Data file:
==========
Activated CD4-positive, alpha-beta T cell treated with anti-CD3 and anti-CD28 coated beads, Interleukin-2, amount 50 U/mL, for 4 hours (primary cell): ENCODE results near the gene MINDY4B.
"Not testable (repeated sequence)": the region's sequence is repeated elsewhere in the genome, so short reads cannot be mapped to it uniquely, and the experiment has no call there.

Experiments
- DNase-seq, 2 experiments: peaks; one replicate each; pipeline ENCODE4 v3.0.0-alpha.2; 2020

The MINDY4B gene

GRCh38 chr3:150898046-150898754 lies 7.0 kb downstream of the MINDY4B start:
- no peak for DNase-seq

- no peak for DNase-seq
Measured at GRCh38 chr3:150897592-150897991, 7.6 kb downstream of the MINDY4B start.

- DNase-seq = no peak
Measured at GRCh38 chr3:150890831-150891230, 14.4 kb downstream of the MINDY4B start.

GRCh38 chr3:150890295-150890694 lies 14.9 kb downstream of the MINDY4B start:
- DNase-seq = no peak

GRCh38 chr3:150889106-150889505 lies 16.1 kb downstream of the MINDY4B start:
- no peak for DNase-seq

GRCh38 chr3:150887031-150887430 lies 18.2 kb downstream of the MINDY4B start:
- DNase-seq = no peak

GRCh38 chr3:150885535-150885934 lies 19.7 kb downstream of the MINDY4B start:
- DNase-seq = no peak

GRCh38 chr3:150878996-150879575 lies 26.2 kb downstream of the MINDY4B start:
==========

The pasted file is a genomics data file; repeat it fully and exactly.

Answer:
Activated CD4-positive, alpha-beta T cell treated with anti-CD3 and anti-CD28 coated beads, Interleukin-2, amount 50 U/mL, for 4 hours (primary cell): ENCODE results near the gene MINDY4B.
"Not testable (repeated sequence)": the region's sequence is repeated elsewhere in the genome, so short reads cannot be mapped to it uniquely, and the experiment has no call there.

Experiments
- DNase-seq, 2 experiments: peaks; one replicate each; pipeline ENCODE4 v3.0.0-alpha.2; 2020

The MINDY4B gene

GRCh38 chr3:150898046-150898754 lies 7.0 kb downstream of the MINDY4B start:
- no peak for DNase-seq

- no peak for DNase-seq
Measured at GRCh38 chr3:150897592-150897991, 7.6 kb downstream of the MINDY4B start.

- DNase-seq = no peak
Measured at GRCh38 chr3:150890831-150891230, 14.4 kb downstream of the MINDY4B start.

GRCh38 chr3:150890295-150890694 lies 14.9 kb downstream of the MINDY4B start:
- DNase-seq = no peak

GRCh38 chr3:150889106-150889505 lies 16.1 kb downstream of the MINDY4B start:
- no peak for DNase-seq

GRCh38 chr3:150887031-150887430 lies 18.2 kb downstream of the MINDY4B start:
- DNase-seq = no peak

GRCh38 chr3:150885535-150885934 lies 19.7 kb downstream of the MINDY4B start:
- DNase-seq = no peak

GRCh38 chr3:150878996-150879575 lies 26.2 kb downstream of the MINDY4B start: